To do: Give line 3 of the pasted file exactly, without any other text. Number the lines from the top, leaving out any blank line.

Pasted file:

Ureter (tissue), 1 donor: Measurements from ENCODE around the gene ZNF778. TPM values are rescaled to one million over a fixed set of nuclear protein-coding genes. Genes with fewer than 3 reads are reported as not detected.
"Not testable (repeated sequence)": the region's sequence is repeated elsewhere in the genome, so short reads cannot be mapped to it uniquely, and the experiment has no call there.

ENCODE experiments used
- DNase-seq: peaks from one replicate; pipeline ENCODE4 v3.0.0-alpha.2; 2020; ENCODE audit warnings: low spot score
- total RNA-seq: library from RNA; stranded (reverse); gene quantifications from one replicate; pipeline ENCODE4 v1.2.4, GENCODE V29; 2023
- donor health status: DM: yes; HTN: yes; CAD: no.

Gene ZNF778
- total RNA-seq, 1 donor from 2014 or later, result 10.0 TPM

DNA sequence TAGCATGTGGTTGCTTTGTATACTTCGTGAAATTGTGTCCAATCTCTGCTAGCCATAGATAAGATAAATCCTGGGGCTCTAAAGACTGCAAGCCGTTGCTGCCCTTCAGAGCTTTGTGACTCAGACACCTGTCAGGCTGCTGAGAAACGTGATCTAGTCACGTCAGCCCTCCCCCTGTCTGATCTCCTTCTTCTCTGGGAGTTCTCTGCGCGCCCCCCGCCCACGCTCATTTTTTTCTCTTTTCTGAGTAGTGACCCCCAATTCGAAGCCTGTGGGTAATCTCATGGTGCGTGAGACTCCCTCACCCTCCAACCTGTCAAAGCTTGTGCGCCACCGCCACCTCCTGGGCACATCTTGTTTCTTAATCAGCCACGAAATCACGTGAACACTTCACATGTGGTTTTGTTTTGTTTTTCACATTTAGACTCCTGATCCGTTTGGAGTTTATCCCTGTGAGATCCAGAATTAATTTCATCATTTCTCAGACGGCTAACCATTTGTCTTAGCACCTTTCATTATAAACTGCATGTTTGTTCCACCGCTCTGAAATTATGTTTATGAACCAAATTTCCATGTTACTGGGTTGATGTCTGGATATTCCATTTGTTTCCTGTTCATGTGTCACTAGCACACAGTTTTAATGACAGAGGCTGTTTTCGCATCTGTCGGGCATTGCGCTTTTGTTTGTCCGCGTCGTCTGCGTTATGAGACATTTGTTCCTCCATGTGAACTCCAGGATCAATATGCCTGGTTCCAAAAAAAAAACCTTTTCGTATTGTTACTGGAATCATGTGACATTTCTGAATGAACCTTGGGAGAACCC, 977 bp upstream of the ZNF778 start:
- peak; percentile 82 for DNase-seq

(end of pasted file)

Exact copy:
ENCODE experiments used